The United States reported a record number of coronavirus cases and deaths on Wednesday, according to a tally by NBC News.
Since the start of the pandemic, the U.S. has seen more than 21 million cases and 360,000 deaths.
Nationwide, one person died from the virus every 34 seconds, according to NBC News.
The congressman had appeared on the House floor to vote following a day of mayhem and violence on the Capitol grounds Wednesday. He is now quarantining and will not return to the floor "until he is cleared to do so," his tweet said.
Virginia Gov. Ralph Northam announced Wednesday that those next in line to receive the COVID-19 vaccine – priority group 1B – would include teachers, people over the age of 75, mail carriers, corrections officers, police, firefighters, grocery store workers and transit workers.
Of those in phase 1B, the largest group on the list is the state’s 285,000 teachers and childcare workers.
“Teachers are critical to getting schools back open, and that's critical to people getting back to work and literally getting back to normal,” Northam said.
Although he stressed the need to get students back in school, Northam said schools don't have to wait for teachers to be vaccinated. He also revealed that year-round school is being considered as a way to get students back on track.
“One of the things that we are certainly entertaining is looking at year-round schooling for the next year. Perhaps adding increased days this next summer to really help our kids get caught up,” Northam said.
In phase 1C, another 2.5 million Virginians who are considered frontline essential workers would be eligible for vaccinations. Workers in those categories include housing construction, food service and transportation and logistics workers.
Virginia is vaccinating people slower than most states, according to data from the CDC.
Virginia ranks 38th among all states and D.C. for vaccinations per capita as of Wednesday, when Northam addressed the state's progress.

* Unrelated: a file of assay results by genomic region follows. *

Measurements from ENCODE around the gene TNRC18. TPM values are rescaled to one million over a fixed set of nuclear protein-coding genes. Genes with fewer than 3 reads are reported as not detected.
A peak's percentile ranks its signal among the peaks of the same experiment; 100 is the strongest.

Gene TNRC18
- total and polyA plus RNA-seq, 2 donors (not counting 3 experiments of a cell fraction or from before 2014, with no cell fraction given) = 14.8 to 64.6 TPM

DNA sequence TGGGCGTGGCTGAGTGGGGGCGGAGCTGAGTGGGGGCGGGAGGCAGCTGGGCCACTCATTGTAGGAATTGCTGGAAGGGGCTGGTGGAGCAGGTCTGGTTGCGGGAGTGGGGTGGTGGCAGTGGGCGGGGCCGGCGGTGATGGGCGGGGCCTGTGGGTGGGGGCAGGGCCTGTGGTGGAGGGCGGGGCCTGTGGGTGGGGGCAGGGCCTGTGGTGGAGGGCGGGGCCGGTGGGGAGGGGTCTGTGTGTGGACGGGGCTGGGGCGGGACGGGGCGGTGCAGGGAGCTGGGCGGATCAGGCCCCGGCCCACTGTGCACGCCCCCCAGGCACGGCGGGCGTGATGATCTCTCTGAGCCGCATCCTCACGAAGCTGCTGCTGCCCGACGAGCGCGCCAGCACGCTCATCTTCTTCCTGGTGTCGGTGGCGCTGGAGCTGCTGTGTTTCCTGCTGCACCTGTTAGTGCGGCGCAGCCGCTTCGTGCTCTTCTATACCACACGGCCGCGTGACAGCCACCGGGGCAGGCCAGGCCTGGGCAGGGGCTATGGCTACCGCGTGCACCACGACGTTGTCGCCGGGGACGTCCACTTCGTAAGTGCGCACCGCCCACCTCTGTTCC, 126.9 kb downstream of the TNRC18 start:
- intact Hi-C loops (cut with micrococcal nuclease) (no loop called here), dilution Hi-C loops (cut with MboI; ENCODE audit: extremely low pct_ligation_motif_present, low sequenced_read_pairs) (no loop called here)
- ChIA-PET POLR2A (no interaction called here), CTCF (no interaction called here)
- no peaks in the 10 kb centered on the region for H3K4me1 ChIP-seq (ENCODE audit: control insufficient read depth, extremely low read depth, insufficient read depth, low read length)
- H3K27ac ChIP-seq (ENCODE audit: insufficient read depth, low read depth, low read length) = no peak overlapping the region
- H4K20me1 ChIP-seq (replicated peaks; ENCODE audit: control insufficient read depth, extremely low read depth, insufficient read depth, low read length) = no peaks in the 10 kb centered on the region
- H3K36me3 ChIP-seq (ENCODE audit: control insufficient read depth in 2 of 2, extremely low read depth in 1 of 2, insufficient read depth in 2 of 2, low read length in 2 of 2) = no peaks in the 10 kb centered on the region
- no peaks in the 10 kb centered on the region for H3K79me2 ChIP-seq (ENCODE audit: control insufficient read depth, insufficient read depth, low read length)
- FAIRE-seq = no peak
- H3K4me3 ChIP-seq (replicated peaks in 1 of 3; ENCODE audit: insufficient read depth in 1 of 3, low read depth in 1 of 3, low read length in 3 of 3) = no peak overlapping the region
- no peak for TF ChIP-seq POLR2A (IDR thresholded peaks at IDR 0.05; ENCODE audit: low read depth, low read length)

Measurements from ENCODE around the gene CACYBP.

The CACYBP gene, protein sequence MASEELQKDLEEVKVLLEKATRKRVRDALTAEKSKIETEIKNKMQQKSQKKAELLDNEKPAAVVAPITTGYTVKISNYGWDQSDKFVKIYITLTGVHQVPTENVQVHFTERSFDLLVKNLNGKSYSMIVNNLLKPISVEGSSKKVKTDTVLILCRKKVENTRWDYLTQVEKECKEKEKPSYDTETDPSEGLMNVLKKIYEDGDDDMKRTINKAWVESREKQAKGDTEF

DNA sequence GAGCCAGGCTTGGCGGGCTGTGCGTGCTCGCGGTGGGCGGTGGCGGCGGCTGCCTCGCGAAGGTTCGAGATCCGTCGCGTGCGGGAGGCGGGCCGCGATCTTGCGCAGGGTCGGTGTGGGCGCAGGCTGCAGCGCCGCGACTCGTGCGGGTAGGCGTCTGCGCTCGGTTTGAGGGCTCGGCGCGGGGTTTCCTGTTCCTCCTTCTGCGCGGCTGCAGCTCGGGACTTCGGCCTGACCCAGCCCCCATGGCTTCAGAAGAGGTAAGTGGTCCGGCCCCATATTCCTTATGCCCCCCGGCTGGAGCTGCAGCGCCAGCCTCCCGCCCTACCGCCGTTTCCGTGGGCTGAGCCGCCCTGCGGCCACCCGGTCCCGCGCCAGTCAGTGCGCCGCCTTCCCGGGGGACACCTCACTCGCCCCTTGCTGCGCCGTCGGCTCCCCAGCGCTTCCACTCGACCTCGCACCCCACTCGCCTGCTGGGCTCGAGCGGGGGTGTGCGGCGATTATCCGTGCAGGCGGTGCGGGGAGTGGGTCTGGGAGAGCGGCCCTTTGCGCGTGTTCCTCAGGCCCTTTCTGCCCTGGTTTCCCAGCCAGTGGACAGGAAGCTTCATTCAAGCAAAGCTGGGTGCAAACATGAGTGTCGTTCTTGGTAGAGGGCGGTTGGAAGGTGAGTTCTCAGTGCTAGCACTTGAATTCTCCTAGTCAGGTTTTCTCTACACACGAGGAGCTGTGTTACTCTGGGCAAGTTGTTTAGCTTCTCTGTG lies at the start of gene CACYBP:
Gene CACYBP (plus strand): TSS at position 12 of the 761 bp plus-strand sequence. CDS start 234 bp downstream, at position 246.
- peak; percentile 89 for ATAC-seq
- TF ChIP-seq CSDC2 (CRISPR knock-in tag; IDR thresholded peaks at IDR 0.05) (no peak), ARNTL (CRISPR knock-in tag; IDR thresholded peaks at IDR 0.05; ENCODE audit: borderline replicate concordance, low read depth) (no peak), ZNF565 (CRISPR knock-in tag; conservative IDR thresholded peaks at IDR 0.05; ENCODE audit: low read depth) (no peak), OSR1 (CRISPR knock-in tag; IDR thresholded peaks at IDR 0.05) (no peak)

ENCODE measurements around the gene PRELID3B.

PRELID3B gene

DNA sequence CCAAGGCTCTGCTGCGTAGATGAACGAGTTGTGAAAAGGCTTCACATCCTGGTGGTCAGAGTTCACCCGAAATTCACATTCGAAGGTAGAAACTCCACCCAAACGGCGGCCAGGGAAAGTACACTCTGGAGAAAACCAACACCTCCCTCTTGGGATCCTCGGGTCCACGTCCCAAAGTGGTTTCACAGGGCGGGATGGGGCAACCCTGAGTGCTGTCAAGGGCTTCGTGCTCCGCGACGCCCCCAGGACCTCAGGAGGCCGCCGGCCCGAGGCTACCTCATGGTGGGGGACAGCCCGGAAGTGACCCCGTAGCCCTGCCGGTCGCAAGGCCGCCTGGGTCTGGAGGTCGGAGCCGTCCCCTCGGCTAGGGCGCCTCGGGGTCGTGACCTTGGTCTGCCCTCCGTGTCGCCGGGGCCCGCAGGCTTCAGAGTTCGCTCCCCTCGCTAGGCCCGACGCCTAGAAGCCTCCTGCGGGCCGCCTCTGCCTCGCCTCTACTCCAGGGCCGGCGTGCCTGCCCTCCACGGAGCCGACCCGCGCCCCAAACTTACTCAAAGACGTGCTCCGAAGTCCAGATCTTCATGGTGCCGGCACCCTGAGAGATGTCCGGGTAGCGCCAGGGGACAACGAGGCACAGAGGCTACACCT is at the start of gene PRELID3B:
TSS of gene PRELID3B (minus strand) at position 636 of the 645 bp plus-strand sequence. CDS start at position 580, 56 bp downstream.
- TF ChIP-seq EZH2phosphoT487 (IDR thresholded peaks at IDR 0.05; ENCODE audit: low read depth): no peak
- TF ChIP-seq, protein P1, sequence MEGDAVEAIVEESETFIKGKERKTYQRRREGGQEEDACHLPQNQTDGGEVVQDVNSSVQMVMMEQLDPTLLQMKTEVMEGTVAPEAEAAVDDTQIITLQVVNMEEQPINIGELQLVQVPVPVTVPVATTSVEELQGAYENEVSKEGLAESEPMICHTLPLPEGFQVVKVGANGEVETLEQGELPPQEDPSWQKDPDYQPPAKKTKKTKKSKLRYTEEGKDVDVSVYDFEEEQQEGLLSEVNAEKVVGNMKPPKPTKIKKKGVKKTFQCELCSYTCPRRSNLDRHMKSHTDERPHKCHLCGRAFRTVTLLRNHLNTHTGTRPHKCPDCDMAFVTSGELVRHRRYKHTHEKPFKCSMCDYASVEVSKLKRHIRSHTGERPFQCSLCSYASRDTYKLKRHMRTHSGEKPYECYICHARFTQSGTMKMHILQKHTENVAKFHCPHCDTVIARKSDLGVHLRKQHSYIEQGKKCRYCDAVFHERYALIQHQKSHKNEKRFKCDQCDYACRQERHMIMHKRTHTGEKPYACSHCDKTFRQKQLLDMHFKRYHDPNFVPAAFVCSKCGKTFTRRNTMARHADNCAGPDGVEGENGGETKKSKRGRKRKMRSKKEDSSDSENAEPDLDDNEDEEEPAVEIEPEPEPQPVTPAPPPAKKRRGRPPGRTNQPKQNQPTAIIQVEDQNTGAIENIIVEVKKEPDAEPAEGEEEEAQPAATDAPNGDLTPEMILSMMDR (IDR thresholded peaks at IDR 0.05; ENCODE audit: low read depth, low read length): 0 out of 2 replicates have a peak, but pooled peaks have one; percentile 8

Although there is no exact timeline in place, Northam is setting a goal of reaching 50,000 vaccinations per day and believes all Virginians could be vaccinated by this summer.
Frederick County Executive Jan Gardner and Public Health Officer Dr. Barbara
Brookmyer released a statement Thursday that COVID-19 vaccination efforts in the county have begun.
By Jan. 15, all 4,700 doses allocated to Frederick County Health Department will have been distributed to people identified as Group 1A in the Maryland vaccination plan, officials say.
“The goal is to vaccine everyone as fast as possible,” Executive Gardner said. “We know it will take many months to vaccinate our community, so we must continue to stay strong and hold the line.”
All nursing home residents and staff in Frederick County and all health care workers at Frederick Health Hospital who chose to be vaccinated have already received their first dose of the vaccine, the statement said
First responders and other health care providers have either received their first dose or are in the process of scheduling their appointments.
Vaccination Portals by County
As vaccinations in our region ramp up, here's a look at local portals residents can use to sign up for vaccination appointments or sign up to receive alerts.
- Washington, D.C. signups– vaccinate.dc.gov
- Maryland signups – www.marylandvax.org/
- Virginia information – www.vdh.virginia.gov/covid-19-vaccine/
- Montgomery County – www.montgomerycountymd.gov/covid19/vaccine/
- Prince George's County – www.princegeorgescountymd.gov/3730/COVID-19-Vaccination
- Howard County – www.howardcountymd.gov/Departments/Health/MM-Alerts-and-Recalls/COVID-19-Vaccine